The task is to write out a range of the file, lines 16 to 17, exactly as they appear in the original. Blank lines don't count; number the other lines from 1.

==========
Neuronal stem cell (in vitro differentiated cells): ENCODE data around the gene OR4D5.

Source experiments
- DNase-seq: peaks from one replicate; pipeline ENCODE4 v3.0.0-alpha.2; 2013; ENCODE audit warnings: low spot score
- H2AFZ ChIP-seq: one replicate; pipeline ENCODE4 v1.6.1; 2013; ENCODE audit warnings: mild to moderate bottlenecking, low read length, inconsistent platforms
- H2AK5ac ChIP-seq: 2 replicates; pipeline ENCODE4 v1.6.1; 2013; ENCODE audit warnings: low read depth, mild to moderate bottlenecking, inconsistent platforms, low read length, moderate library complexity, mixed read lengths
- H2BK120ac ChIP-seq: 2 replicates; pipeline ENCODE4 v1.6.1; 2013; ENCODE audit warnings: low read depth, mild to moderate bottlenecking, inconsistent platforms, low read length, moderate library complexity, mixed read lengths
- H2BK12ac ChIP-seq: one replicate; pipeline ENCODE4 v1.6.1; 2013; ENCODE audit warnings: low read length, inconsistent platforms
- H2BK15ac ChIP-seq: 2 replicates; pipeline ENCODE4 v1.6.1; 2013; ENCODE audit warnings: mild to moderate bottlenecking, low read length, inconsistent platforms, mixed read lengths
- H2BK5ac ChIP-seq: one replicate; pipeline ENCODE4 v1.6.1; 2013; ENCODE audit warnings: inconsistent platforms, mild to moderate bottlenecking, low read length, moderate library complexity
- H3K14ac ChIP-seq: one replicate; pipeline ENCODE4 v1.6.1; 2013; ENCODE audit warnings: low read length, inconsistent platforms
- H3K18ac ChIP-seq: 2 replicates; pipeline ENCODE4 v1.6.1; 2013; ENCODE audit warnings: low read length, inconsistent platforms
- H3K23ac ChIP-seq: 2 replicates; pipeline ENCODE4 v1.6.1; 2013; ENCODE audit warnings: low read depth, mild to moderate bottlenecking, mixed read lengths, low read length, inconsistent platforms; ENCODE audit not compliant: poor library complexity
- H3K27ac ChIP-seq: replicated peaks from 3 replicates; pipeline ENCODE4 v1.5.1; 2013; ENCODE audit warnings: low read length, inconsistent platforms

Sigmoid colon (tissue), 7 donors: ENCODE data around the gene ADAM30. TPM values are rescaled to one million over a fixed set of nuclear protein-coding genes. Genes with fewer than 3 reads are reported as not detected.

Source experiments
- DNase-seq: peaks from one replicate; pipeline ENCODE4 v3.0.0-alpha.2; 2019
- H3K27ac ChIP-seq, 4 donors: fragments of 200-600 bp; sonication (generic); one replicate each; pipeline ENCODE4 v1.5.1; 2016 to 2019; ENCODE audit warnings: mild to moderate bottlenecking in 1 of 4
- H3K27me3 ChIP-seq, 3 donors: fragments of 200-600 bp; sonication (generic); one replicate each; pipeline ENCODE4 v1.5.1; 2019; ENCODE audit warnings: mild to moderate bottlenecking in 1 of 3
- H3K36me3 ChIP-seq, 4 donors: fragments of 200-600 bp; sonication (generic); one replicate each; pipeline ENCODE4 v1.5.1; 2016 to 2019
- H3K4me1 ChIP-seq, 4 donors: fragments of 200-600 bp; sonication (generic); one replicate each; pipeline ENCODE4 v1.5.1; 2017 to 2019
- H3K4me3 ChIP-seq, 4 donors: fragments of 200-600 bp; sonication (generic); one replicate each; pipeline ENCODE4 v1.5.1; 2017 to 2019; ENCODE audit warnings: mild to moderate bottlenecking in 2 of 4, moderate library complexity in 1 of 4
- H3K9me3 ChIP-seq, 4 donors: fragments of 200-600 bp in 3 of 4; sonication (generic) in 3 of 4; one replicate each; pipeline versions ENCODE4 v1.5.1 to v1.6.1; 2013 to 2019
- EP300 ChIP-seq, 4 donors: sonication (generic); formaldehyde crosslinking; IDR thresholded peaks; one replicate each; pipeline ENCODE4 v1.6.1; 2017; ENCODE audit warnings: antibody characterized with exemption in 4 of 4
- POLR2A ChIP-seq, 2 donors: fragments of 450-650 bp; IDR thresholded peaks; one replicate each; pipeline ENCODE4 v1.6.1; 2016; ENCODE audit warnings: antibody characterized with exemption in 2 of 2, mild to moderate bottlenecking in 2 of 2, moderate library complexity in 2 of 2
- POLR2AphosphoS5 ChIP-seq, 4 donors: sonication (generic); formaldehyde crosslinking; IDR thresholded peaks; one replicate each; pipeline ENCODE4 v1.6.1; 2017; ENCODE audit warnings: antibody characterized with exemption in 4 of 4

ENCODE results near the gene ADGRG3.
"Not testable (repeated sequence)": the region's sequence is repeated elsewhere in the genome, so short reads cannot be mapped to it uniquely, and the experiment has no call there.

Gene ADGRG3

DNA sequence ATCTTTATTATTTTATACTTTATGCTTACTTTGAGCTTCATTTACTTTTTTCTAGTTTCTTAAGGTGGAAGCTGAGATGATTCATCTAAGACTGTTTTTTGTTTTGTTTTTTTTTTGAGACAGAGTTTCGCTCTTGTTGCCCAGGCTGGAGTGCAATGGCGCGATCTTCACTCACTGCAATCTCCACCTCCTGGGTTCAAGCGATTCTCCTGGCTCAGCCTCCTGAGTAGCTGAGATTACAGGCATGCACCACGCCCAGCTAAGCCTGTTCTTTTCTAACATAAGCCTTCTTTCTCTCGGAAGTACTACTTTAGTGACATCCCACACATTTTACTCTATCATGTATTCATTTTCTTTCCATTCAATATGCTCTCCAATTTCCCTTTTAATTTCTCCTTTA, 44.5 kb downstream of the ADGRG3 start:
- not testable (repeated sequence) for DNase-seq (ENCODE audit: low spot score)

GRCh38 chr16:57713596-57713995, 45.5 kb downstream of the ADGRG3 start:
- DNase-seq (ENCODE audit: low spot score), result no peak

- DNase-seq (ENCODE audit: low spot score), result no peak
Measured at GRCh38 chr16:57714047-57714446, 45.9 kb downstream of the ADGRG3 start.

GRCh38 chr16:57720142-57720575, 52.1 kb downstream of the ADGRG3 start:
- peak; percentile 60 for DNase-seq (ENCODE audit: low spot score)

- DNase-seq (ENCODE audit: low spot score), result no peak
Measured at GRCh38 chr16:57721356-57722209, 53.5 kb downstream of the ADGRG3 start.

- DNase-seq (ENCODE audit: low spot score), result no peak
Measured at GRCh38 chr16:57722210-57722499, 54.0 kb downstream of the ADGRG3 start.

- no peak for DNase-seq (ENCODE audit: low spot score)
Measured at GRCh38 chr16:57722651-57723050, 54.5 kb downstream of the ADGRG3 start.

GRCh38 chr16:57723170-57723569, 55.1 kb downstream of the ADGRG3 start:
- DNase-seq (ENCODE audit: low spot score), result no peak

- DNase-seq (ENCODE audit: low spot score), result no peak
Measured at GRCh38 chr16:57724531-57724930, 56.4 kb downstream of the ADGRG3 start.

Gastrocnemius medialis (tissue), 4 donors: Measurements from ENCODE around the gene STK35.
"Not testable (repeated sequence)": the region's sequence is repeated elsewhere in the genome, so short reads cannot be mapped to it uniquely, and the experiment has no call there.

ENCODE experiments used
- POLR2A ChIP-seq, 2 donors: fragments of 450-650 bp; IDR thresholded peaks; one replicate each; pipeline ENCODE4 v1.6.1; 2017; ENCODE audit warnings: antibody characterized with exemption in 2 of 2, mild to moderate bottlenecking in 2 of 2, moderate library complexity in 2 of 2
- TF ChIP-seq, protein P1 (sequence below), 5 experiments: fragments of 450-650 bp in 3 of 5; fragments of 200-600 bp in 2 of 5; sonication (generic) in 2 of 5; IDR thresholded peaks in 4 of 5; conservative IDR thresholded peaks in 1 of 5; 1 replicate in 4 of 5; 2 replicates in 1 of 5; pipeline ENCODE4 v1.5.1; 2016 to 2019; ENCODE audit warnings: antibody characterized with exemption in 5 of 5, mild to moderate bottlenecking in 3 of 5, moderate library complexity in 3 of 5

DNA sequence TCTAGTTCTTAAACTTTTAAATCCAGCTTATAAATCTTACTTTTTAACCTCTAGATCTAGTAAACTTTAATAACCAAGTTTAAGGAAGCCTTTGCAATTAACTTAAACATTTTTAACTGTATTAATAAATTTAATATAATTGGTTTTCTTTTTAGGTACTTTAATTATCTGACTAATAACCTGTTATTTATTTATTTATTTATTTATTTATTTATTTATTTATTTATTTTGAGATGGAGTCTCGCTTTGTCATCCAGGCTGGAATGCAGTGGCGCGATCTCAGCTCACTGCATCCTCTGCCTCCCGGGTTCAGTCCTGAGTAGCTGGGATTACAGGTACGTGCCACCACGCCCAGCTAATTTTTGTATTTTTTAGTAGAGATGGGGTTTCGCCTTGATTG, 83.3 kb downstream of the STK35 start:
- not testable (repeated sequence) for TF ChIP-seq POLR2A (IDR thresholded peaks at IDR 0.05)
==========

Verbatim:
- DNase-seq: peaks from one replicate; pipeline ENCODE4 v3.0.0-alpha.2; 2019
- H3K27ac ChIP-seq, 4 donors: fragments of 200-600 bp; sonication (generic); one replicate each; pipeline ENCODE4 v1.5.1; 2016 to 2019; ENCODE audit warnings: mild to moderate bottlenecking in 1 of 4